UFC middleweight champion Israel Adesanya is a showman and says he plans to “unmask” opponent Alex Pereira on Saturday when they meet at UFC 281 at Madison Square Garden in New York. (Photo by Carmen Mandato/Getty Images)

Now, in those two kickboxing fights, they wore 10-ounce boxing gloves. On Saturdays, they wear four-ounce MMA gloves. And while many see that as an advantage for Pereira, it may well be an advantage, Adesanya. Pereira has proven that he can take out Adesanya with the big gloves, which Adesanya couldn’t do to him.

But with the small gloves, Pereira can’t afford to keep taking the clean shots he did in the two kickboxing matches with Adesanya. In their rematch in which he was knocked out, Adesanya hit Pereira so cleanly that the referee jumped in and gave Pereira a permanent eight count (which is not in the MMA rules).

Perhaps fueled by that, despite Pereira’s neat outboxing, Adesanya decided not to go for the finish and paid dearly for it.

“I clearly remember what was bothering me, not staying true to my style, not staying true to who I am, me,” he said. “You look at my other fights in kickboxing, King of the Ring, the heavyweight, when I hurt someone I wait, look for the shot – Boom! – find the shot – Boom! – and they’re gone. I got them But this one, because I had a controversial loss that I should have won, a kickboxing world title, I was younger then, so I was influenced by people’s words, and I was throwing spam at him Throw some uppercuts, but right handed .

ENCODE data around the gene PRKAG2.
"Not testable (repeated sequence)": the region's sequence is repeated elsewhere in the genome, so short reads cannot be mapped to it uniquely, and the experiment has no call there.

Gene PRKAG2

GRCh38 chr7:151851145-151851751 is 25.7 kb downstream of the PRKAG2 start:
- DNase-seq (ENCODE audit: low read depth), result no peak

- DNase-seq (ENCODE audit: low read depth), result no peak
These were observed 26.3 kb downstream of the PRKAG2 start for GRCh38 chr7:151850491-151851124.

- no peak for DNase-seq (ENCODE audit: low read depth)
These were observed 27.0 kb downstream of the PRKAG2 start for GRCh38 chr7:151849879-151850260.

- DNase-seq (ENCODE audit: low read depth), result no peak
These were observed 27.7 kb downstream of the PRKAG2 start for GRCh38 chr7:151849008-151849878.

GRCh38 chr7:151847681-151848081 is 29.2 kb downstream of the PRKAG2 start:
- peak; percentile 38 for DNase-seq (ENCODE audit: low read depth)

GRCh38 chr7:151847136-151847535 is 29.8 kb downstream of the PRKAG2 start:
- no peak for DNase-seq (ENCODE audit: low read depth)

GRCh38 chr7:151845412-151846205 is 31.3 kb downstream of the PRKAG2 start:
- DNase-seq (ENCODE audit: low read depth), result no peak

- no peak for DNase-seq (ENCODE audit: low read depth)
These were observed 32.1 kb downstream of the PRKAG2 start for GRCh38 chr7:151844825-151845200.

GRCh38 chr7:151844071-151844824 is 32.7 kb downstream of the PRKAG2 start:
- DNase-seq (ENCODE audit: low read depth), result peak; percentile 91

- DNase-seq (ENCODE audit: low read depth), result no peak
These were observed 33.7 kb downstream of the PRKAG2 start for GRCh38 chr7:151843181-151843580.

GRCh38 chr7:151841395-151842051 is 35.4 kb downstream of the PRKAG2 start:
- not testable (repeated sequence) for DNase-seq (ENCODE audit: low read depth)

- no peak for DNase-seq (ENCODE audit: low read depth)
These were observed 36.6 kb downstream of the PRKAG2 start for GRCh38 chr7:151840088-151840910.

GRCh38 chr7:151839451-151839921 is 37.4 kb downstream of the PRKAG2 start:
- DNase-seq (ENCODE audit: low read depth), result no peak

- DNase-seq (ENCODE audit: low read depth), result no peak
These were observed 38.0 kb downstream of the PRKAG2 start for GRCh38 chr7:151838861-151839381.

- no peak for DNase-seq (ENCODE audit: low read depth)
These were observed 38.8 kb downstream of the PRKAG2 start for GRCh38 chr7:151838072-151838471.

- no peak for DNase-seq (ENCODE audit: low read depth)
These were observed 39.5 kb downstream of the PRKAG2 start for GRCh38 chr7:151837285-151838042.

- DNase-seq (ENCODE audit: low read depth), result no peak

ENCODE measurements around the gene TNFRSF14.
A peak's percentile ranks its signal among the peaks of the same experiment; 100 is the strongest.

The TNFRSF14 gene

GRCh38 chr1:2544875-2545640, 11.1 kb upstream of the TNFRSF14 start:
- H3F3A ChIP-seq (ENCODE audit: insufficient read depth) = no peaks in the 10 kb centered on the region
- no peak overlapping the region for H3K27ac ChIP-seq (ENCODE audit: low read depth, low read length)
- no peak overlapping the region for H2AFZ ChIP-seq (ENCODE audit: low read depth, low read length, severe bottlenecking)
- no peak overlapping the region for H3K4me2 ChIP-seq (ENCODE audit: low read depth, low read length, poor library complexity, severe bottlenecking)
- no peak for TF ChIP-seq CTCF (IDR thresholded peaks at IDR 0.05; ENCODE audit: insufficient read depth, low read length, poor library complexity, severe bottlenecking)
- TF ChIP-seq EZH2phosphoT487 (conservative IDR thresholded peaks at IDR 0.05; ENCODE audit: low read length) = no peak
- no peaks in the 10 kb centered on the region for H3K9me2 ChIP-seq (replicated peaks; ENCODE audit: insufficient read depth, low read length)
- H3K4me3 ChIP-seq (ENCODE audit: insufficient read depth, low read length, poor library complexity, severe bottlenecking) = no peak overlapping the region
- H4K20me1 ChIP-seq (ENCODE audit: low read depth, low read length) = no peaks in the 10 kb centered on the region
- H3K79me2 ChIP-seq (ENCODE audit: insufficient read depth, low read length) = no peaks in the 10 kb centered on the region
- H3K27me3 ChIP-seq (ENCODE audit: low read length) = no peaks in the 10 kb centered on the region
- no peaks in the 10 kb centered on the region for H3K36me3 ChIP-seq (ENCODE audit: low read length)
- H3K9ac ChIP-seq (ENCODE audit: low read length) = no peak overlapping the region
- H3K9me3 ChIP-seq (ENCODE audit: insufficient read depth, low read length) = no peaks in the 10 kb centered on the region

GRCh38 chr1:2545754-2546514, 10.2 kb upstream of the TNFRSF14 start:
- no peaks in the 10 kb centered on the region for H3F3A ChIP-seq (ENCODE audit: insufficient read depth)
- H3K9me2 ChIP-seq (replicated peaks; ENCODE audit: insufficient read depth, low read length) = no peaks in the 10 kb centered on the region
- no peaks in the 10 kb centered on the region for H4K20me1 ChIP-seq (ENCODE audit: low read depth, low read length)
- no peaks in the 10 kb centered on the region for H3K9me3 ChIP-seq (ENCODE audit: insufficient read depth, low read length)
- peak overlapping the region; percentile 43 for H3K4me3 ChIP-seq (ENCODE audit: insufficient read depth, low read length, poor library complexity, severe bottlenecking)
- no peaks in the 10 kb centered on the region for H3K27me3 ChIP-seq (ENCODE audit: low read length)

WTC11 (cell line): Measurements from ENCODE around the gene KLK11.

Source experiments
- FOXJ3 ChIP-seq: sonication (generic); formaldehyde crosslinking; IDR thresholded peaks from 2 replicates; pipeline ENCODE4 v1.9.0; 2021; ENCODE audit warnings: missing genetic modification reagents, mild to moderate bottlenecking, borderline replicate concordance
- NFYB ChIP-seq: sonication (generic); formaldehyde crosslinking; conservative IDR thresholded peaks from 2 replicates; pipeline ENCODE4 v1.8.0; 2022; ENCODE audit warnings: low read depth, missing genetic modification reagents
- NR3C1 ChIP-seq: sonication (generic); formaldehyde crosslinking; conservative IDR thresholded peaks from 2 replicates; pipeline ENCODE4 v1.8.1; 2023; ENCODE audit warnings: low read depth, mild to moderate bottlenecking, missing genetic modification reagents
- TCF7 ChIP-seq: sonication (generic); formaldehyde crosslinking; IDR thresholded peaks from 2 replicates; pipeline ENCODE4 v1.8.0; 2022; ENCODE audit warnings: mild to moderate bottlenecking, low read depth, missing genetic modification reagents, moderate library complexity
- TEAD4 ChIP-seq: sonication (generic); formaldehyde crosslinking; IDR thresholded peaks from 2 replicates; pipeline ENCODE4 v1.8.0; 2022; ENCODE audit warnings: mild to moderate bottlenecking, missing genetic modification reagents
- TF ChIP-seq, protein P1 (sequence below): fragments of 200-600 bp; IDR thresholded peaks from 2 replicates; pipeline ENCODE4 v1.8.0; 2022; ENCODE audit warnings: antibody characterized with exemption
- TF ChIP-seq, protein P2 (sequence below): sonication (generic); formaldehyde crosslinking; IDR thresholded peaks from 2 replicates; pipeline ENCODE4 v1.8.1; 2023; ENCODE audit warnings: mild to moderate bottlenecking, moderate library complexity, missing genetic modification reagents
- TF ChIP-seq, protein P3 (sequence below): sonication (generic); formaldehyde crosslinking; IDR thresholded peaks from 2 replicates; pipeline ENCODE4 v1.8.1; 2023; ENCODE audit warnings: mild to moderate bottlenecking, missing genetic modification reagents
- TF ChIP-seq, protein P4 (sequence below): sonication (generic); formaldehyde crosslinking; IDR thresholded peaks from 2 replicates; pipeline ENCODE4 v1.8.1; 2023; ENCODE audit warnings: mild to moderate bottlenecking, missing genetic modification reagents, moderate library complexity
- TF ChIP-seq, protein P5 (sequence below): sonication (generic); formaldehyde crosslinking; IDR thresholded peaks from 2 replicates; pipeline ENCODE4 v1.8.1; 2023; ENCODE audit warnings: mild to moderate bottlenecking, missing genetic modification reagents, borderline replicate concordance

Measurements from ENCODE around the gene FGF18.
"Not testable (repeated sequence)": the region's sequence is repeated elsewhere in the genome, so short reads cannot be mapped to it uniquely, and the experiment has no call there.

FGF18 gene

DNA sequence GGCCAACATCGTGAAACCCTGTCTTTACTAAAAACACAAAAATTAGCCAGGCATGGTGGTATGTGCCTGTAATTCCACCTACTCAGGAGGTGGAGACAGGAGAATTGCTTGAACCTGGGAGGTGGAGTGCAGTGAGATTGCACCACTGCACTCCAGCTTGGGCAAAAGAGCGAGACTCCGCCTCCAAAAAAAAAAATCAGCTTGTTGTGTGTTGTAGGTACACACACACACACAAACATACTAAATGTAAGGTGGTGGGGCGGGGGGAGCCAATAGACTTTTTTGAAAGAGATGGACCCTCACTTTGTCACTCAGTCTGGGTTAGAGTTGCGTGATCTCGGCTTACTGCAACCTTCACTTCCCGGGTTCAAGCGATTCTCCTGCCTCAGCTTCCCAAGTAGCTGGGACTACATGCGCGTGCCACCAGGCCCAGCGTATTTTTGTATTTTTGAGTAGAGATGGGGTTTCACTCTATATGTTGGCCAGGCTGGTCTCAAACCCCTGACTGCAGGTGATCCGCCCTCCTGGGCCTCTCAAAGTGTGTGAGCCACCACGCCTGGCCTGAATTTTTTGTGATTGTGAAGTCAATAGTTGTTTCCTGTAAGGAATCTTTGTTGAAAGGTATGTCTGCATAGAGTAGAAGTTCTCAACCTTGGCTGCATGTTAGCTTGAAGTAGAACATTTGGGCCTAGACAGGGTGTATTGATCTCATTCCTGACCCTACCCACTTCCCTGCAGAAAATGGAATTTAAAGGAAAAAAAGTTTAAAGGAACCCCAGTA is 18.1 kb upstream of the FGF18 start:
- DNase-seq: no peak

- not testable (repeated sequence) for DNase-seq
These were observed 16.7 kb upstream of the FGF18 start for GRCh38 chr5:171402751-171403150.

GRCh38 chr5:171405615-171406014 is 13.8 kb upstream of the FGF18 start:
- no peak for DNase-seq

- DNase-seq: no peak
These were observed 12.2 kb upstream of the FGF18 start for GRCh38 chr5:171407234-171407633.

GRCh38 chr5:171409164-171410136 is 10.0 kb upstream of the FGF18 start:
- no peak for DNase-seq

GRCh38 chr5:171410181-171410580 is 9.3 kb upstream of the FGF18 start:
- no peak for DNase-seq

“… I should have gone to the body. I should have taken his legs away and then went back to the head, staying true to my style. So that bothered me the most. Not the knockout. The knockout never really bothered me. But what bothered me was that I didn’t stay true to my style.”

He will have a huge cage that will allow him to use his legs and stay away from Pereira’s power. He won’t be able to use the ropes to pull away from shots, so expect him to try and stay away from the cage.

Adesanya believes that the fact that he is clearly a full-fledged MMA fighter, and not so sure if Pereira is, is also an advantage. He almost feels like the UFC put Pereira’s head on a tee to slap him.

“Say it like this: he’s alone [fighting for the title in the UFC] because of me,” said Adesanya. “If it was someone else, if Rob [Whittaker] were still champions, [Pereira] would have had a harder road to get to the leash, and I bet he would have been exposed much faster.

‘But I will expose him. I’ll expose him, yes. He is only here because of me and it was beneficial. Everything was set up for him because it made sense, and I agree it made sense. We don’t want him to lose before he fights me. … I’d rather take it out now, because it’s actually easy. I will say he is a good athlete. I think he’s the kind of guy who learns quickly, so I’d rather take him out now. And then, in that way, I will stain his career.”

And then it would be a blemish apiece.

DALLAS, TEXAS - JULY 30: Israel Adesanya of Nigeria attends UFC 277 at the American Airlines Center on July 30, 2022 in Dallas, Texas.  (Photo by Carmen Mandato/Getty Images)

Israel Adesanya defends his middleweight title against Alex Pereira in the main event of UFC 281 on Saturday in New York, hoping to avenge a few kickboxing defeats against Pereira. (Photo by Carmen Mandato/Getty Images)